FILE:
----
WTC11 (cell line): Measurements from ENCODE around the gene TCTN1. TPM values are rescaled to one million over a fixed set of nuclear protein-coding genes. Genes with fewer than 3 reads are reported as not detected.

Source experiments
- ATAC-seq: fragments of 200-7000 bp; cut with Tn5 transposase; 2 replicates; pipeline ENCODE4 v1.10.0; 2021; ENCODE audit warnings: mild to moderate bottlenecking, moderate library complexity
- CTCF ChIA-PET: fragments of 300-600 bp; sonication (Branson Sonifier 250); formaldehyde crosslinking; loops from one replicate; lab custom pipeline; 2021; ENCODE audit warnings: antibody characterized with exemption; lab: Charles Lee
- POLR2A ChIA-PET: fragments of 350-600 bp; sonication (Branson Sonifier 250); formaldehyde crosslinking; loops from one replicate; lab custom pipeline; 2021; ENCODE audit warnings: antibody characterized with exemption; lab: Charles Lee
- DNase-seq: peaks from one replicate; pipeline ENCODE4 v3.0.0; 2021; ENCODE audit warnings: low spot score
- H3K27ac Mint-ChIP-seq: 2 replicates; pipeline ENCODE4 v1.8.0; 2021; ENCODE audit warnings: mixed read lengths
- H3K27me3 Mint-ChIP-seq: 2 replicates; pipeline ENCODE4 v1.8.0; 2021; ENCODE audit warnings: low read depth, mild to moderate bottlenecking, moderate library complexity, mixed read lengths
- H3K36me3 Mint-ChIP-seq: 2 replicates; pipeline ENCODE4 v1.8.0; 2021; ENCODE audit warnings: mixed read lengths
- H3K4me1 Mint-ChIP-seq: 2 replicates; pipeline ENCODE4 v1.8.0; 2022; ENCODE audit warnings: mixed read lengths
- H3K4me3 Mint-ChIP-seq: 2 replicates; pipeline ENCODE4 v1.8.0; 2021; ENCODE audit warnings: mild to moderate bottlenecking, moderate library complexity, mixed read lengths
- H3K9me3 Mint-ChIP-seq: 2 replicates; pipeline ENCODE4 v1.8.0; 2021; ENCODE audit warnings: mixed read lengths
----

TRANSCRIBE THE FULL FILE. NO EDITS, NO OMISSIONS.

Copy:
WTC11 (cell line): Measurements from ENCODE around the gene TCTN1. TPM values are rescaled to one million over a fixed set of nuclear protein-coding genes. Genes with fewer than 3 reads are reported as not detected.

Source experiments
- ATAC-seq: fragments of 200-7000 bp; cut with Tn5 transposase; 2 replicates; pipeline ENCODE4 v1.10.0; 2021; ENCODE audit warnings: mild to moderate bottlenecking, moderate library complexity
- CTCF ChIA-PET: fragments of 300-600 bp; sonication (Branson Sonifier 250); formaldehyde crosslinking; loops from one replicate; lab custom pipeline; 2021; ENCODE audit warnings: antibody characterized with exemption; lab: Charles Lee
- POLR2A ChIA-PET: fragments of 350-600 bp; sonication (Branson Sonifier 250); formaldehyde crosslinking; loops from one replicate; lab custom pipeline; 2021; ENCODE audit warnings: antibody characterized with exemption; lab: Charles Lee
- DNase-seq: peaks from one replicate; pipeline ENCODE4 v3.0.0; 2021; ENCODE audit warnings: low spot score
- H3K27ac Mint-ChIP-seq: 2 replicates; pipeline ENCODE4 v1.8.0; 2021; ENCODE audit warnings: mixed read lengths
- H3K27me3 Mint-ChIP-seq: 2 replicates; pipeline ENCODE4 v1.8.0; 2021; ENCODE audit warnings: low read depth, mild to moderate bottlenecking, moderate library complexity, mixed read lengths
- H3K36me3 Mint-ChIP-seq: 2 replicates; pipeline ENCODE4 v1.8.0; 2021; ENCODE audit warnings: mixed read lengths
- H3K4me1 Mint-ChIP-seq: 2 replicates; pipeline ENCODE4 v1.8.0; 2022; ENCODE audit warnings: mixed read lengths
- H3K4me3 Mint-ChIP-seq: 2 replicates; pipeline ENCODE4 v1.8.0; 2021; ENCODE audit warnings: mild to moderate bottlenecking, moderate library complexity, mixed read lengths
- H3K9me3 Mint-ChIP-seq: 2 replicates; pipeline ENCODE4 v1.8.0; 2021; ENCODE audit warnings: mixed read lengths